Admin1 is reading Hot Water by Christopher Fowler, who’s clearly got bored writing about amiable old codgers and switched to nasty and vindictive youngsters; pity.
Admin2 is reading A Matter of Time by Claire Askew.
Congratulations to Gez and Dave on their wedding day. Rings were given, words were said and they emerged into the daylight as a Mr and Mrs. Outside the Civic Hall, crowds demonstrated in their honour.
Admin1 is reading Distress Signals by Catherine Ryan Howard. Admin2 is reading Inspector Chopra and the Million Dollar Motor Car, a special short easy book by Vassem Khan which took about 20 minutes to read but was enjoyable anyway.
An escaped number balloon trapped on a telephone wire catches the sun as a bird flies by.
Admin1 is reading Rewind by Catherine Ryan Howard. Admin2 is reading The Wind-Up Bird Chronicle by Haruki Murakami. Wind and rewind.
It has been ten years since we started uploading annual May Day pics of the garden after whatever weather was earlier. During that time the rain and sun have waxed and waned and the tulips and bluebells have slugged it out; tulips in the ascendant this year after an April that was our fourth sunniest April ever and not so showery.
Admin1 is reading A Killing in November by Simon Mason — another unpleasant protagonist whom the author works hard to make sympathetic. Not really successful at humour, and side issues (refugees, jihadists) not explored adequately. But readable.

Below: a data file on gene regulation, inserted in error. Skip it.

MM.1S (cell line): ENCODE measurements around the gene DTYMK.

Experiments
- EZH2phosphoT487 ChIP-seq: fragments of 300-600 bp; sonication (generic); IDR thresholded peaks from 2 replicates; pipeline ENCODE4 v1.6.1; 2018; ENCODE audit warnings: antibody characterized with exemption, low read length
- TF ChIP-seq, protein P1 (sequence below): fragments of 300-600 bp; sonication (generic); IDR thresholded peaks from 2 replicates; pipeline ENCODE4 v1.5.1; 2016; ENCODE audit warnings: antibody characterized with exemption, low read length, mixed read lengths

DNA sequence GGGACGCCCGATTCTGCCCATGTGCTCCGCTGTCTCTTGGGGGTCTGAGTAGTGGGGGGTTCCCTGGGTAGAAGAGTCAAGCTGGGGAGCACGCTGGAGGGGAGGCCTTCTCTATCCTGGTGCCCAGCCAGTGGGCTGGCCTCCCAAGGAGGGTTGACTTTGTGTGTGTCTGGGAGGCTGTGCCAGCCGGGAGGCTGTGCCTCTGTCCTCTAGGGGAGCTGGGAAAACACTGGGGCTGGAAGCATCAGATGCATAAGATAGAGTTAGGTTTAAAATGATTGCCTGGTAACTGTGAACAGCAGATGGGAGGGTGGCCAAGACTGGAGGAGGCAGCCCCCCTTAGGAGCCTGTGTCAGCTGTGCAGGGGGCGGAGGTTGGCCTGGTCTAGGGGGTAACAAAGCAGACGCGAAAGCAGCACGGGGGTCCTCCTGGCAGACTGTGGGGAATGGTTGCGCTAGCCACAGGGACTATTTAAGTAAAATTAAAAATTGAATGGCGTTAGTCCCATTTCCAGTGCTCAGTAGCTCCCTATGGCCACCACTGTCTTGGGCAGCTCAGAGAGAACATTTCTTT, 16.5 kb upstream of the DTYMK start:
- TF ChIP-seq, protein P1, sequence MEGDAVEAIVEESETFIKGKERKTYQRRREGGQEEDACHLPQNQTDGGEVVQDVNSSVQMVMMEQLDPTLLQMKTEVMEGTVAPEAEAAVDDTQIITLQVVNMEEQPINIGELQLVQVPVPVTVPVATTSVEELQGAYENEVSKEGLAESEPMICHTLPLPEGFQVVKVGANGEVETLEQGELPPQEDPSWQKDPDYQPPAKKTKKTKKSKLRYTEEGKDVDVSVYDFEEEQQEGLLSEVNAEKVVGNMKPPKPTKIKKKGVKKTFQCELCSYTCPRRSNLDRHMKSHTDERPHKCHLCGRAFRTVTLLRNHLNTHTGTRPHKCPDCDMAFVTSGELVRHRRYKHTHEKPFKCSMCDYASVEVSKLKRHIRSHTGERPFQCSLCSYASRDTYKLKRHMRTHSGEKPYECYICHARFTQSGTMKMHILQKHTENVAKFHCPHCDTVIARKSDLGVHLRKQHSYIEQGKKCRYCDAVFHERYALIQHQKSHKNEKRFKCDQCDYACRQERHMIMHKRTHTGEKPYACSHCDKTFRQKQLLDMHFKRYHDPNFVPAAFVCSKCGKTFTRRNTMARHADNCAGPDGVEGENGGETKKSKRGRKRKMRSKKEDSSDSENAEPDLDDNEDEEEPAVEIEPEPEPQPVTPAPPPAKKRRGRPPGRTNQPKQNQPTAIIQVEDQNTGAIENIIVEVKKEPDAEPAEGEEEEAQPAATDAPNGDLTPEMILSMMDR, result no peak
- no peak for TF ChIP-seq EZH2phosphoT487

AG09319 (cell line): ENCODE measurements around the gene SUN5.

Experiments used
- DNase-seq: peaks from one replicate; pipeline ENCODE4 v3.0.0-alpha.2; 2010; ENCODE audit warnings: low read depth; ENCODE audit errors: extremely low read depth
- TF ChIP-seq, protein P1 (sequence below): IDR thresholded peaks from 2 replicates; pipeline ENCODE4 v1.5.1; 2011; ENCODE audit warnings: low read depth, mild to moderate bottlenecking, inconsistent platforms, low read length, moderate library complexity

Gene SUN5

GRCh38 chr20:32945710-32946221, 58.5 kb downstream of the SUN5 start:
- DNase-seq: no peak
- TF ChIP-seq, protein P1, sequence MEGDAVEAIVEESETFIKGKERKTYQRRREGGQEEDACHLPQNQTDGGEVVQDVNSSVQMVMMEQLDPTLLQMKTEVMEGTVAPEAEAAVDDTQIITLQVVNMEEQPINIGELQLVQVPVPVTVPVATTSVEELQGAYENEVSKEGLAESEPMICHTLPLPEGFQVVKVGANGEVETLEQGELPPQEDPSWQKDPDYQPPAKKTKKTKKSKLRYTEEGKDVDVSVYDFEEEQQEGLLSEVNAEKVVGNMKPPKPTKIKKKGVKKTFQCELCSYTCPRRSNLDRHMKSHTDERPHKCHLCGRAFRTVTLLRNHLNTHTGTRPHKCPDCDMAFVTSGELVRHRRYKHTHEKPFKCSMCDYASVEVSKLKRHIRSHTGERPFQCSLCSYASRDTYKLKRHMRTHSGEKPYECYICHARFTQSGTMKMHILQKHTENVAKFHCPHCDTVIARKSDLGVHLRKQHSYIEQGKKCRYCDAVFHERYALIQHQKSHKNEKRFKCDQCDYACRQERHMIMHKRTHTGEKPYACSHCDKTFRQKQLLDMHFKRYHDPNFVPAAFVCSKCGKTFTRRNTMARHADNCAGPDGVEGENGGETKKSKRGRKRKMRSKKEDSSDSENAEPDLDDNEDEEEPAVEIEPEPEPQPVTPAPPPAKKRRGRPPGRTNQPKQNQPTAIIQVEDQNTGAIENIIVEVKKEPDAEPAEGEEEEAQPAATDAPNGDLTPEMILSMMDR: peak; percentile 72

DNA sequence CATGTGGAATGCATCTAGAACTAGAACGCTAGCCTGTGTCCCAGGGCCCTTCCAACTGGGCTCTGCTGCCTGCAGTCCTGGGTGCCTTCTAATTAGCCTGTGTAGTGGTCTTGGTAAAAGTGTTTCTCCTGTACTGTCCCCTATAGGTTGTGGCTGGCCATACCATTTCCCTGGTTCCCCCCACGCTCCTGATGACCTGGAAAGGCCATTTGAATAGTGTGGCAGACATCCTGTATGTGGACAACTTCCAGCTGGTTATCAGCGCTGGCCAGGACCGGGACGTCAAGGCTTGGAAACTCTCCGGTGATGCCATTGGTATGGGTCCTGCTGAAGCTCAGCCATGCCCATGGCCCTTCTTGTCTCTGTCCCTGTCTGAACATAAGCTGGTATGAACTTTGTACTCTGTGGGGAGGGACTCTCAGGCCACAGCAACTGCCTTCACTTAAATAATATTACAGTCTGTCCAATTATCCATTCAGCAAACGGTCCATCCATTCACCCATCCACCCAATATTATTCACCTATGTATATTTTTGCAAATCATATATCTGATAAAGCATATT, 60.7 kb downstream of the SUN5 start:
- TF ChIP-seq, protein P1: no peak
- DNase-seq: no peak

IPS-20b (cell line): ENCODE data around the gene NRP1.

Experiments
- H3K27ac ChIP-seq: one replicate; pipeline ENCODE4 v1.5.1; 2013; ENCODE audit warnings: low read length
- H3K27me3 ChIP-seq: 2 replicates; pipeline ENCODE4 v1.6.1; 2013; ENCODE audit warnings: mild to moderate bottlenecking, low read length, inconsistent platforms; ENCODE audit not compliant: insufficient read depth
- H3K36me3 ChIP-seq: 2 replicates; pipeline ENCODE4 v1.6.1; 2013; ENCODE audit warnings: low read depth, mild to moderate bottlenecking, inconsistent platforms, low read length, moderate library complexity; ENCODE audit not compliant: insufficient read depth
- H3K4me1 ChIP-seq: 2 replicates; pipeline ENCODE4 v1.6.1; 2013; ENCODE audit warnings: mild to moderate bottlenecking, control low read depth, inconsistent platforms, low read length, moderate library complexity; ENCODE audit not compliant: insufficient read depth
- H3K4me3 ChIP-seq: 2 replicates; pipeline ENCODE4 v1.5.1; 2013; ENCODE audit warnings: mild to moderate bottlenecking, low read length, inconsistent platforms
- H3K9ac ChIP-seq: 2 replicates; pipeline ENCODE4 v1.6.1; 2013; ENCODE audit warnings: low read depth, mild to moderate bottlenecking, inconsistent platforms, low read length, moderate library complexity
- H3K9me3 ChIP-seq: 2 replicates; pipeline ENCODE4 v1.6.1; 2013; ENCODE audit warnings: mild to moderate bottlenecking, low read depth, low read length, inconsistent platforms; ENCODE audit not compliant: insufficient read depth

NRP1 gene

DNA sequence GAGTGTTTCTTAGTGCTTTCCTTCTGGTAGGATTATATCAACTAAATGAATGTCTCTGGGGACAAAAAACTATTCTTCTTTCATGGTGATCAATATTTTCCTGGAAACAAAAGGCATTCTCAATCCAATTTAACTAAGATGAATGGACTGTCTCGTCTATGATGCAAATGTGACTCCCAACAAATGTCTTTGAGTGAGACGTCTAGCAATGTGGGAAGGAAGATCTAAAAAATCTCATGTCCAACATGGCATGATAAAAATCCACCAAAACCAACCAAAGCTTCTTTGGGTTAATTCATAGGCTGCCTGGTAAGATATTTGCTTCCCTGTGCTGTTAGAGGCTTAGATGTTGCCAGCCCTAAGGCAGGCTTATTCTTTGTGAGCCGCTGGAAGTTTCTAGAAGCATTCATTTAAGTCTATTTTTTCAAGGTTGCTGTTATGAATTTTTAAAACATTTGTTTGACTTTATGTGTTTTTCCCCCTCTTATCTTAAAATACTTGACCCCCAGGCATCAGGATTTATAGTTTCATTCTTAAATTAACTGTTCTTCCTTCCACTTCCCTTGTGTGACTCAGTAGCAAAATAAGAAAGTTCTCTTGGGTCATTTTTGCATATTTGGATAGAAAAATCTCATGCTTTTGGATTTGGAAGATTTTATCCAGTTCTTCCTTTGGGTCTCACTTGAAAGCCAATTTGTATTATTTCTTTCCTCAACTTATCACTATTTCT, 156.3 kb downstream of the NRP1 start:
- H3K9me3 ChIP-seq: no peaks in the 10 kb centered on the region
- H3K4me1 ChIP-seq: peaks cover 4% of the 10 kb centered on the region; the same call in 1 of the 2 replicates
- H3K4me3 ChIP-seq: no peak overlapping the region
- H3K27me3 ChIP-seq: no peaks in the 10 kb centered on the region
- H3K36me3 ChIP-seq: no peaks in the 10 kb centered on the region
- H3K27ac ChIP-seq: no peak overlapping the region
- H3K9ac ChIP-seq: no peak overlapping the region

Admin2 is reading Companion Piece by Ali Smith, which features an imaginary female character who is A Smith.
We had the pleasure of Gez in the flesh for the first time since Mother’s Day and scored, oh dear, worst this year, 7 on the GSQ.
On the sunniest day of the year so far (11.230kWh) Admin1 is reading The Darkest Evening by Ann Cleeves. Admin2 is reading The Stone Chamber by Kate Ellis; a Devonshire crime tease.
Some cherry and apple blossoms to contemplate, along with lots of blooming tulips.
Admin1 is reading The Nothing Man by Catherine Ryan Howard.
We scored 10.7 on the solar panels and 10 on the GSQ.
Spring is well under way with little suns everywhere evolving into ghostly moons.
Admin1 is reading The House of the Hanged Woman by Kate Ellis. Admin2 was reading Among the Ruins by Ausma Zehanet Khan (a film-maker campaigning for a political prisoner is murdered in Iran) but found it, worthy as it probably was, too depressing, intellectually challenging and boring to read late at night so has switched to The Darkest Evening by Anne Cleeves.
Are you looking at my bird?
Admin1 is reading A High Mortality of Doves (ooh, sorry, doves) by Kate Ellis. Admin2 is reading Dead Man’s Lane, also by Kate Ellis.
The solar panels reached double figures (10.163kWh) for the first time this year today.
Magpies have built a fine nest next to our house (apparently magpies nest next to humans to keep away their crow kin) and today Admin1 sent up the drone to look for blue eggs or fluffy chicks, but they had built a roof and the tree was in leaf so no luck.
Meanwhile Admin1 had his first stab at making a Battenburg cake which turned out extremely well. A lovely meal was had by all and we scored 11 on the GSQ.